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What is a Class C Misdemeanor?

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Class C Misdemeanor Penalties

A Class C misdemeanor offense is the most basic offense and does not include a jail term, only a fine of not more than $500. It has the lowest fine of the misdemeanor classes. Any offense that is designated as a misdemeanor that does not have a set punishment is deemed a Class C misdemeanor. Conviction of this class of misdemeanor does not result in any legal disability or disadvantage, meaning, under normal circumstances, you won't lose any freedoms or privileges.

Class C Misdemeanor Enhanced Penalties

Habitual offenders face enhanced penalties if they have three previous convictions, in any combination, of disorderly conduct or public intoxication and each offense was committed within 24 months of the date of the current offense.The enhanced penalty is a fine of not more than $2,000 and/or a jail sentence of up to 180 days.

Should a corporation or association be found guilty of a Class C misdemeanor the court may sentence them to pay a fine of up to $2,000 or an amount of double the amount gained by the corporation or lost or damaged by the victim(s).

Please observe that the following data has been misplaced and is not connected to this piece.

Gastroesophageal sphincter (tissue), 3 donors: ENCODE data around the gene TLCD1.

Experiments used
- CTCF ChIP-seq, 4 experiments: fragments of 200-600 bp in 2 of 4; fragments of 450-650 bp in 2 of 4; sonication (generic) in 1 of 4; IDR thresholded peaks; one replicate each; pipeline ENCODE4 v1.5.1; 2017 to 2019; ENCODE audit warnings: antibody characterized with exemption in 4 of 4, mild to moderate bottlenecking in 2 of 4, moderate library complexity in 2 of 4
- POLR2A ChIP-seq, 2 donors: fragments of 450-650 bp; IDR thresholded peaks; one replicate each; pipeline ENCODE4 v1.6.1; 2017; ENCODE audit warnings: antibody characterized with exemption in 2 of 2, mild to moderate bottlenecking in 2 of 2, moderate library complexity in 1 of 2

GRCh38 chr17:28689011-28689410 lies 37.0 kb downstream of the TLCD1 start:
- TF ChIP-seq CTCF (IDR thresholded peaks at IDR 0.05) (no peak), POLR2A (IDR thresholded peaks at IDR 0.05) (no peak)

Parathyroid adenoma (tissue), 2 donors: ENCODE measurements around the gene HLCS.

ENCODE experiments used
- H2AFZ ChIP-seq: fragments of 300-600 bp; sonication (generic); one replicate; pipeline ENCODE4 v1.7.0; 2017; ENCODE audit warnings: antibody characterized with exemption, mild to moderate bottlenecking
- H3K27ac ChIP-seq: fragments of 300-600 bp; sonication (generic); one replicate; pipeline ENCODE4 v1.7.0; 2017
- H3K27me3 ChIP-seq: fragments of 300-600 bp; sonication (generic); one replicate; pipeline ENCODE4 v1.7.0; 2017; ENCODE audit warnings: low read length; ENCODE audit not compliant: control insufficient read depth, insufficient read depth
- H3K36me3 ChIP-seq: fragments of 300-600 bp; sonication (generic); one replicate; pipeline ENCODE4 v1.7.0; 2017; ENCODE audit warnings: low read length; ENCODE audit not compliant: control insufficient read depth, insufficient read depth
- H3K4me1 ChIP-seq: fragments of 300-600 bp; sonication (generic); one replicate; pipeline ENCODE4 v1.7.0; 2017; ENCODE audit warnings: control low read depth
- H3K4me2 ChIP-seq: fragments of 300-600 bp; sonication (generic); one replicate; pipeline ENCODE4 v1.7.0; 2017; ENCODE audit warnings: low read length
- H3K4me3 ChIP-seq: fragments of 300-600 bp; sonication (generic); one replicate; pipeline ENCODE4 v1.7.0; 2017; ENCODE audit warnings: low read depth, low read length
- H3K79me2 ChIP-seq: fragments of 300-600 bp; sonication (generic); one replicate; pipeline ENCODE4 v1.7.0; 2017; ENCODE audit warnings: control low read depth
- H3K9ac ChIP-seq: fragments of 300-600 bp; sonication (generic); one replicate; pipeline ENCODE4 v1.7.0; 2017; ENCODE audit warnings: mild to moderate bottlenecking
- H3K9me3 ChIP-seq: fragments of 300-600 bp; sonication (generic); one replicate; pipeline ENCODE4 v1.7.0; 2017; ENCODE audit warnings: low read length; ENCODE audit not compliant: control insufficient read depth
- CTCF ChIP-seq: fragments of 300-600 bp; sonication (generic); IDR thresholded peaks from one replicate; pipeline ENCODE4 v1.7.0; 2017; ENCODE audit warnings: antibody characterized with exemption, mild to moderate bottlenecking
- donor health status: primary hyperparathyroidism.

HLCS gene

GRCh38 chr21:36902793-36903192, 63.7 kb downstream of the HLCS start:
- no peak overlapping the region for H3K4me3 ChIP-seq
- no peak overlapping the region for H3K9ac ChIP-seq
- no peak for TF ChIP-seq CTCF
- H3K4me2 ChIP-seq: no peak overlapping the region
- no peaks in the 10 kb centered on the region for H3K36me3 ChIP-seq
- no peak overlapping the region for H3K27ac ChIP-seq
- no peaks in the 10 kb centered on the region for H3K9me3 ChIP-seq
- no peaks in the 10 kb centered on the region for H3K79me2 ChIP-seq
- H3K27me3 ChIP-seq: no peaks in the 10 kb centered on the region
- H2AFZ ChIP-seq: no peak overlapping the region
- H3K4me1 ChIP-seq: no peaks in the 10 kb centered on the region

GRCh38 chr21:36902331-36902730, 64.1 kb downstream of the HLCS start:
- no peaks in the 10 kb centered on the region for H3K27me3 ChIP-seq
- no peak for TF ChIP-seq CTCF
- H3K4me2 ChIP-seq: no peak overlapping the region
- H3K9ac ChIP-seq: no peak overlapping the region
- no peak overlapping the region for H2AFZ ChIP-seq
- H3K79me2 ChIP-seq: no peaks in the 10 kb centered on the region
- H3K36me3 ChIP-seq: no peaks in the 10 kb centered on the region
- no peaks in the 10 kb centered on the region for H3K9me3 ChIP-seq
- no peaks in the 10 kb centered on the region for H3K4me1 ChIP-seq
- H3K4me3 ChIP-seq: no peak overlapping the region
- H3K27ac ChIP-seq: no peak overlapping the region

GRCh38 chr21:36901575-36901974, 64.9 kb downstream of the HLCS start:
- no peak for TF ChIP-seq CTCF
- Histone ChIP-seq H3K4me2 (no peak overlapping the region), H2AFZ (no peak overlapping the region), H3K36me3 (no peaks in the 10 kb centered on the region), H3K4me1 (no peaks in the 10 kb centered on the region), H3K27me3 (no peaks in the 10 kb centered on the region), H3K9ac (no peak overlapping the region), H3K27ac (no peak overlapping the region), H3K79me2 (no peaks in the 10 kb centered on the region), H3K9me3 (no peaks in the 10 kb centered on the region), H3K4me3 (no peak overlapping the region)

If the basis of any Class C misdemeanor crime is bias or prejudice, the court will enhance the punishment to the next highest classification of Class B misdemeanor which carries a minimum 180 day jail term and a fine of up to $2,000.

Examples of Class C Misdemeanor Crimes

The following are examples of common Class C Misdemeanor crimes:

  • certain types of assault
  • aiding suicide
  • leaving a child in a vehicle
  • criminal mischief
  • reckless damage or destruction
  • criminal trespass
  • theft, if value of property is under $50
  • issuance of bad checks
  • illegal recruitment of an athlete
  • insurance fraud if value of claim is under $50
  • false reporting of missing child or person
  • disorderly conduct

As with any crime, penalties can be increased or reduced based on aggravated circumstances, the history and character of the accused, as well as any mitigating circumstances.

*The laws and penalties regarding misdemeanor classes and offenses vary for each state, however Texas law presents a fair and clear representation of penal law, and is used in this article to offer a basic understanding of the Class C misdemeanor. The information contained in this article should not be construed as legal advice, and those accused of any misdemeanor should seek legal counsel immediately.

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